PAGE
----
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I am trying to implement an HashMap in C. I am trying to used a linked list style of interfacing to make adding and removing keys easy and efficient. Searching is not something I am considering at this point as it is early in progress. I am looking for any tweaks that could make this faster, more memory efficient, more practical, more dynamic, etc. as well as any serious issues you notice as I am merely an amateur at C programming and haven't much experience.

This is the header file with my declarations and implementation:

#ifndef _M_LINKED_MAP_H_
#define _M_LINKED_MAP_H_

#include <stdio.h>
#include <stdlib.h>
#include <string.h>

/* LinkedMap keys can be 512 characters long inc'l null */
#define M_MAX_KEY 512
#define M_KEY_NOT_FOUND 0
int _M_DEFAULT_VALUE_WARNED_ = 0; /* Issues one warning about zero default behavior */

/* TYPES */

typedef struct __LinkedMapNode {
    char *k; /* key */
    int v; /* value */
    struct __LinkedMapNode *next;

    /* determines whether key assign should happen to current node or node->next */
    int first; 
} __LinkedMapNode;

typedef __LinkedMapNode LinkedMapRoot;

/* FUNCTION DECLARATIONS */

int     LinkedMap_init (__LinkedMapNode *m);
int     setLinkedMapKey(__LinkedMapNode *root, char const *key, int value);
int     putLinkedMapKey(__LinkedMapNode *root, char const *key, int value);
int     getLinkedMapKey(__LinkedMapNode *root, char const *key);
void    delLinkedMapKey(__LinkedMapNode *root, char const *key);
void    LinkedMap_free(__LinkedMapNode *root);
__LinkedMapNode *LinkedMap_malloc();

/* FUNCTION IMPLEMENTATIONS */

int LinkedMap_init(__LinkedMapNode *m) {
    if (!_M_DEFAULT_VALUE_WARNED_) {
        puts("Please note: LinkedMaps return 0 on get if key is not found");
        _M_DEFAULT_VALUE_WARNED_ = 1;
    }
    m->next = NULL;
    m->first = 1; /* True if node is never assigned key */
    return 0;
}

__LinkedMapNode *LinkedMap_malloc() {
    __LinkedMapNode *m = malloc(sizeof(__LinkedMapNode));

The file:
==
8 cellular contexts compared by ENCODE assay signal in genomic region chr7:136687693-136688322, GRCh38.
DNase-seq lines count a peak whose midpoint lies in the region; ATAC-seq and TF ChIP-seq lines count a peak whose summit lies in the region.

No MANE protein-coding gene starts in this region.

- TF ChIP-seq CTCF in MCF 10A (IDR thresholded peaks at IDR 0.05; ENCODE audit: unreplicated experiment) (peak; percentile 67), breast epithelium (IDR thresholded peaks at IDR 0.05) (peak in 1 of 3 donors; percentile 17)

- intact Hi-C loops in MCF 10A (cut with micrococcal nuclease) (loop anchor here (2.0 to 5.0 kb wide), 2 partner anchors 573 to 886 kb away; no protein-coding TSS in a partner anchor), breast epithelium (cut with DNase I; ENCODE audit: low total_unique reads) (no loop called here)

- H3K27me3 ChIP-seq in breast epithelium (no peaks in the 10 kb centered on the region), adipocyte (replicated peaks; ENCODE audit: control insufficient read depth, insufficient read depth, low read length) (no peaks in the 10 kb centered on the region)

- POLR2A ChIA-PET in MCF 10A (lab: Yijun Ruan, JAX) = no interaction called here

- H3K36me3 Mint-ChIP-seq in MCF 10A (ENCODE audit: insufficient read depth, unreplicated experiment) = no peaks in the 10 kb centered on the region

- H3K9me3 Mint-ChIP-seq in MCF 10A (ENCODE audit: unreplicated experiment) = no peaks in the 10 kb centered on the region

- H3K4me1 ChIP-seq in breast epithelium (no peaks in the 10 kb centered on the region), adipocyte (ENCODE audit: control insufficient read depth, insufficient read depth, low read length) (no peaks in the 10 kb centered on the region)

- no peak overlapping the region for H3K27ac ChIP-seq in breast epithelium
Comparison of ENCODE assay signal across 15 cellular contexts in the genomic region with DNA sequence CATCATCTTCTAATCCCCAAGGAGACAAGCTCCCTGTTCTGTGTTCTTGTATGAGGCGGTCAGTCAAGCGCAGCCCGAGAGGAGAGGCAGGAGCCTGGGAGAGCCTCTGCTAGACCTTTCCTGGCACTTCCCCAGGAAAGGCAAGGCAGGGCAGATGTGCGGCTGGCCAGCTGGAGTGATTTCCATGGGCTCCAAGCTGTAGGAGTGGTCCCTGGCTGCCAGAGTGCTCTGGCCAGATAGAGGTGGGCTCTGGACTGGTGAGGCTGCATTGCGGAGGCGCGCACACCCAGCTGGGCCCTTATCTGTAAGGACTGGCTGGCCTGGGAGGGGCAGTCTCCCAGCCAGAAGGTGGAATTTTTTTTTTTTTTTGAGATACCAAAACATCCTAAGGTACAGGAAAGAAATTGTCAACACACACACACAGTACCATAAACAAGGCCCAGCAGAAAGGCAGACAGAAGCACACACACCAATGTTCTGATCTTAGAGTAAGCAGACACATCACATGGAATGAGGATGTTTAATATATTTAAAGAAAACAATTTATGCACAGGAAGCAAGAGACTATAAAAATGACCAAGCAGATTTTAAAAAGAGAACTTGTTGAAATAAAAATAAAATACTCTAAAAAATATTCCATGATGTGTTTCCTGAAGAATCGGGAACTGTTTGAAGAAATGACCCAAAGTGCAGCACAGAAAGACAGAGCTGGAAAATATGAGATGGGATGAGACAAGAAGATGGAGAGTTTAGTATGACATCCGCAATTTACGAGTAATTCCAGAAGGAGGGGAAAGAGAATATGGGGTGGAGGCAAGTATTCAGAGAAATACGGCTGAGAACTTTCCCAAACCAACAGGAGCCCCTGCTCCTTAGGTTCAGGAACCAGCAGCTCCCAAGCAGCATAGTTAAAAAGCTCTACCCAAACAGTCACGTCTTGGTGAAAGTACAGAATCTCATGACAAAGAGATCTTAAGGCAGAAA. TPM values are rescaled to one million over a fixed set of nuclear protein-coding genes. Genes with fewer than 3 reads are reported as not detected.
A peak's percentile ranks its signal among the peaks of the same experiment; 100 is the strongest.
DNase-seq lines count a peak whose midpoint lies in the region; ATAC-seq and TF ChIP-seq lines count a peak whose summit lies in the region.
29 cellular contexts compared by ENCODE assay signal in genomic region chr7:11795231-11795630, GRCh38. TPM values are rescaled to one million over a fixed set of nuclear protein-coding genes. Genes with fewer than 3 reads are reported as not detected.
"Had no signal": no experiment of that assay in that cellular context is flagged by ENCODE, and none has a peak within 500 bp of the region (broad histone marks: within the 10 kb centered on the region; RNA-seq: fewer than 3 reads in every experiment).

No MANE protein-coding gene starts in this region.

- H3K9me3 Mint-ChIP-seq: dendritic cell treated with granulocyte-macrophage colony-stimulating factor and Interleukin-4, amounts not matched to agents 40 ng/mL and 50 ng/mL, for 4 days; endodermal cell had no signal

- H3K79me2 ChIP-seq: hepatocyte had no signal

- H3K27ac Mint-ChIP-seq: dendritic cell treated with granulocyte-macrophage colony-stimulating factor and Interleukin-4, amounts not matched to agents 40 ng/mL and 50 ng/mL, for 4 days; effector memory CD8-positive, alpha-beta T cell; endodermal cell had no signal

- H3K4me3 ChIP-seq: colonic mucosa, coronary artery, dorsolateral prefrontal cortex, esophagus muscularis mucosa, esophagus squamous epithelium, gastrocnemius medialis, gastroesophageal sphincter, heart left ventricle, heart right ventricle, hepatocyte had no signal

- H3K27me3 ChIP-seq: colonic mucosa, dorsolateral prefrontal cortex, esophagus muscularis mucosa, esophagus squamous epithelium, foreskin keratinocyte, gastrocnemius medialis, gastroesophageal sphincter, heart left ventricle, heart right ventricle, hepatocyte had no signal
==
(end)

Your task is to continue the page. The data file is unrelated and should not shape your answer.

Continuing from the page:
LinkedMap_init(m);
    return m;
}

int setLinkedMapKey(__LinkedMapNode *root, char const *key, int value) {
    /* this function is used to change the value of an existing key in the
     * linked list */
    if (root->next == NULL) {
        puts("You must put a key before you can set it.");
        return 1;
    }
    if (strcmp(root->k, key) != 0) {
        setLinkedMapKey(root->next, key, value); /* search until the key is found */
    } else {
        root->v = value; /* change value */
    }
    return 0;
}

int putLinkedMapKey(__LinkedMapNode *root, char const *key, int value) {
    /* this function is used only to assign new keys to nodes */
    if (root->first) {
        root->k = malloc(M_MAX_KEY);
        strcpy(root->k, key);
        root->v = value;
        root->first = 0; /* node has key, should not be reassigned */
    }
    if (root->next != NULL) {
        putLinkedMapKey(root->next, key, value); /* Recursive Call if possible */
        /* Picks up on all nodes after first assignment before penultimate node */
    }
    else{
        /* If the next node is null, recursion is impossible so 
         * direct assignment is used */
        /* takes on second assignment to root node and all subsequent assign calls */
        root->next = LinkedMap_malloc();
        root->next->k = malloc(M_MAX_KEY);
        strcpy(root->next->k, key);
        root->next->v = value;
    }
    return 0;
}

int getLinkedMapKey(__LinkedMapNode *root, char const *key) {
    if (strcmp(root->k, key) != 0 && root->next != NULL) {
        /* if the keys don't match and there are more check them */
        return getLinkedMapKey(root->next, key);
    }
    if (strcmp(root->k, key) == 0) {
        return root->v;
    }
    if (root->next == NULL) return M_KEY_NOT_FOUND; /* default value is zero if key is not found */
    return M_KEY_NOT_FOUND;
}

void delLinkedMapKey(__LinkedMapNode *root, char const *key) {
    /* Removing a key involves copying the entirety of the following node
     * to the node with the matching key */
    if (root == NULL) return; /* Silent discard if key not found */
    if (root->next == NULL) {
        if (root->k != NULL) free(root->k);
        root = NULL; /* last node is deleted */
        return;
    }
    if (strcmp(root->k, key) == 0) {
        if (root->k != NULL) free(root->k);
        root->k = root->next->k;
        root->v = root->next->v;
        root->next = root->next->next;
    } else {
        /* current root is not the correct key and so the next one is examined */
        delLinkedMapKey(root->next, key);
    }
}

void LinkedMap_free(__LinkedMapNode *root) {
    if (root == NULL) return;
    if (root->next == NULL) {
        if (root->k != NULL) free(root->k);
        free(root);
    }
    else {
        LinkedMap_free(root->next);
    }
}


#endif 
/* _M_LINKED_MAP_H_ */ 
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  • \$\begingroup\$ P.S. The __LinkedMapNode is used because the entire Map is interfaceable from the root node so it should be used such that LinkedMapRoot root = LinkedMap_malloc(); is the only node that the user will have to use as all actions can be performed on that \$\endgroup\$ – Tom Dec 29 '15 at 19:20
  • \$\begingroup\$ Thedel function is buggy - there's a path that deletes a node without checking the key. The free function looks buggy too. I think you need more tests and things like valgrind to verify your implementation. Biggest issue is that it's not a hash map at all - hint: you don't hash anything anywhere :-) \$\endgroup\$ – Mat Dec 29 '15 at 19:52
  • \$\begingroup\$ I actually meant LinkedMap not Hash sorry \$\endgroup\$ – Tom Dec 29 '15 at 20:27